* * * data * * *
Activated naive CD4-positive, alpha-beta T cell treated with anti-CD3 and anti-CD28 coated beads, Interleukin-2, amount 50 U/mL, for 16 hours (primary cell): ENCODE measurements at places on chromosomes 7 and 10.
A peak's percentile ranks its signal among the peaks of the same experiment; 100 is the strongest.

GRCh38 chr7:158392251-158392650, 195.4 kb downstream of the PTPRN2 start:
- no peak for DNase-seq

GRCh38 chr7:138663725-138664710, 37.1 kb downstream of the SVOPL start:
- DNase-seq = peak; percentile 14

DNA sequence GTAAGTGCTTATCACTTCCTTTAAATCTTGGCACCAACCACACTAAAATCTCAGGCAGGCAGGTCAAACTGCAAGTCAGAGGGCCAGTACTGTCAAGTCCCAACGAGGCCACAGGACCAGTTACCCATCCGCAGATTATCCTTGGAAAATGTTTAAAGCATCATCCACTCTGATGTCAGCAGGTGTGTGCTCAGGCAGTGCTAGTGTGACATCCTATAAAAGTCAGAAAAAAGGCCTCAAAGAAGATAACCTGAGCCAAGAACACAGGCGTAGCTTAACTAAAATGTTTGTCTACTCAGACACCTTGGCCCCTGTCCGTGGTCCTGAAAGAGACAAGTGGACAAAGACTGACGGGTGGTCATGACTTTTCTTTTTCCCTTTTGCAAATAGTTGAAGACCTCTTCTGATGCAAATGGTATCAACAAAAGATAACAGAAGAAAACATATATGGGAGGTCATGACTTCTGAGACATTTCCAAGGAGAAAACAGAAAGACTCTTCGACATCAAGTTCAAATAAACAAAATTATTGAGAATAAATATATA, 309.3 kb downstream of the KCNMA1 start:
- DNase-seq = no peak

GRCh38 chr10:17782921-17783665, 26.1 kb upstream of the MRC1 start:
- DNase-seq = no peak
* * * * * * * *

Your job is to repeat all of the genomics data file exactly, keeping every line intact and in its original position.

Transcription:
Activated naive CD4-positive, alpha-beta T cell treated with anti-CD3 and anti-CD28 coated beads, Interleukin-2, amount 50 U/mL, for 16 hours (primary cell): ENCODE measurements at places on chromosomes 7 and 10.
A peak's percentile ranks its signal among the peaks of the same experiment; 100 is the strongest.

GRCh38 chr7:158392251-158392650, 195.4 kb downstream of the PTPRN2 start:
- no peak for DNase-seq

GRCh38 chr7:138663725-138664710, 37.1 kb downstream of the SVOPL start:
- DNase-seq = peak; percentile 14

DNA sequence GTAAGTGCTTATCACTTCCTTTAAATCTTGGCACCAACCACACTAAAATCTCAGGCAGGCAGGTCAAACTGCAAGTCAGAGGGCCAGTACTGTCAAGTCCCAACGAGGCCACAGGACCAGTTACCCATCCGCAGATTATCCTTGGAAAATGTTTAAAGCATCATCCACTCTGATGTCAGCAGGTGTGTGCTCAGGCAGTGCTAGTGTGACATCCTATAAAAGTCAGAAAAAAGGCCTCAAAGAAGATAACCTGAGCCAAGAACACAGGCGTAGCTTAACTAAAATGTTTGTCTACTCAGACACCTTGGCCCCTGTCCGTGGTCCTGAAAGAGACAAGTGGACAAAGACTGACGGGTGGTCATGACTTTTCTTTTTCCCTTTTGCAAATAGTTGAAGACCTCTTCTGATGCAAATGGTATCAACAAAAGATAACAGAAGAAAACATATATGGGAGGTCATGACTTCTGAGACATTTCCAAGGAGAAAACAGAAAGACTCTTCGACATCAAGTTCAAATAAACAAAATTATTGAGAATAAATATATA, 309.3 kb downstream of the KCNMA1 start:
- DNase-seq = no peak

GRCh38 chr10:17782921-17783665, 26.1 kb upstream of the MRC1 start:
- DNase-seq = no peak